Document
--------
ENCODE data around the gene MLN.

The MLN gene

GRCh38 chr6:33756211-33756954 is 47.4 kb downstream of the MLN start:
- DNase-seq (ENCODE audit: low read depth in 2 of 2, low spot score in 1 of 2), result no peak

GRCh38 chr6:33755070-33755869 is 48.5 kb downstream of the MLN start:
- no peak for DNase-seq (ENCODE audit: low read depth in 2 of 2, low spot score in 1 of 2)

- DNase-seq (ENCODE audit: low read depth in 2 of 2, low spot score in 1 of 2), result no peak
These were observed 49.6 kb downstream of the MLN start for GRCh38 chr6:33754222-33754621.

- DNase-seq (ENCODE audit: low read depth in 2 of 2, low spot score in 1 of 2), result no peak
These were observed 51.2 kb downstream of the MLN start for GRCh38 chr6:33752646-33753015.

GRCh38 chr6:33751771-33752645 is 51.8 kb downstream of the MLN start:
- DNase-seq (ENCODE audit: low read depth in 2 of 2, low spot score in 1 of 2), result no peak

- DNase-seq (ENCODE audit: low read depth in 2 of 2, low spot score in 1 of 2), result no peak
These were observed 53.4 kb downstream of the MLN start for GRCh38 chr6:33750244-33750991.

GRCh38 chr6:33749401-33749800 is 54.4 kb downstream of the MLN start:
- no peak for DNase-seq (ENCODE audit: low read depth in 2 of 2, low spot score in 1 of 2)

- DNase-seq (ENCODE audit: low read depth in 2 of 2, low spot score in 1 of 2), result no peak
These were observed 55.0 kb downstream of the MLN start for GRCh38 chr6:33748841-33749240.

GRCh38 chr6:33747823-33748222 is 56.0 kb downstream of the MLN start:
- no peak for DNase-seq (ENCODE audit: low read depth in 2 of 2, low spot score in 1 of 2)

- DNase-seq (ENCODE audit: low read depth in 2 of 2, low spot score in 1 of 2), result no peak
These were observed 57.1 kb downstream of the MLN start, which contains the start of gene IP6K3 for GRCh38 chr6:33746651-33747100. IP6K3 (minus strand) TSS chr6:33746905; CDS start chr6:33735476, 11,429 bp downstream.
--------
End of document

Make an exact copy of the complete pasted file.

ENCODE data around the gene MLN.

The MLN gene

GRCh38 chr6:33756211-33756954 is 47.4 kb downstream of the MLN start:
- DNase-seq (ENCODE audit: low read depth in 2 of 2, low spot score in 1 of 2), result no peak

GRCh38 chr6:33755070-33755869 is 48.5 kb downstream of the MLN start:
- no peak for DNase-seq (ENCODE audit: low read depth in 2 of 2, low spot score in 1 of 2)

- DNase-seq (ENCODE audit: low read depth in 2 of 2, low spot score in 1 of 2), result no peak
These were observed 49.6 kb downstream of the MLN start for GRCh38 chr6:33754222-33754621.

- DNase-seq (ENCODE audit: low read depth in 2 of 2, low spot score in 1 of 2), result no peak
These were observed 51.2 kb downstream of the MLN start for GRCh38 chr6:33752646-33753015.

GRCh38 chr6:33751771-33752645 is 51.8 kb downstream of the MLN start:
- DNase-seq (ENCODE audit: low read depth in 2 of 2, low spot score in 1 of 2), result no peak

- DNase-seq (ENCODE audit: low read depth in 2 of 2, low spot score in 1 of 2), result no peak
These were observed 53.4 kb downstream of the MLN start for GRCh38 chr6:33750244-33750991.

GRCh38 chr6:33749401-33749800 is 54.4 kb downstream of the MLN start:
- no peak for DNase-seq (ENCODE audit: low read depth in 2 of 2, low spot score in 1 of 2)

- DNase-seq (ENCODE audit: low read depth in 2 of 2, low spot score in 1 of 2), result no peak
These were observed 55.0 kb downstream of the MLN start for GRCh38 chr6:33748841-33749240.

GRCh38 chr6:33747823-33748222 is 56.0 kb downstream of the MLN start:
- no peak for DNase-seq (ENCODE audit: low read depth in 2 of 2, low spot score in 1 of 2)

- DNase-seq (ENCODE audit: low read depth in 2 of 2, low spot score in 1 of 2), result no peak
These were observed 57.1 kb downstream of the MLN start, which contains the start of gene IP6K3 for GRCh38 chr6:33746651-33747100. IP6K3 (minus strand) TSS chr6:33746905; CDS start chr6:33735476, 11,429 bp downstream.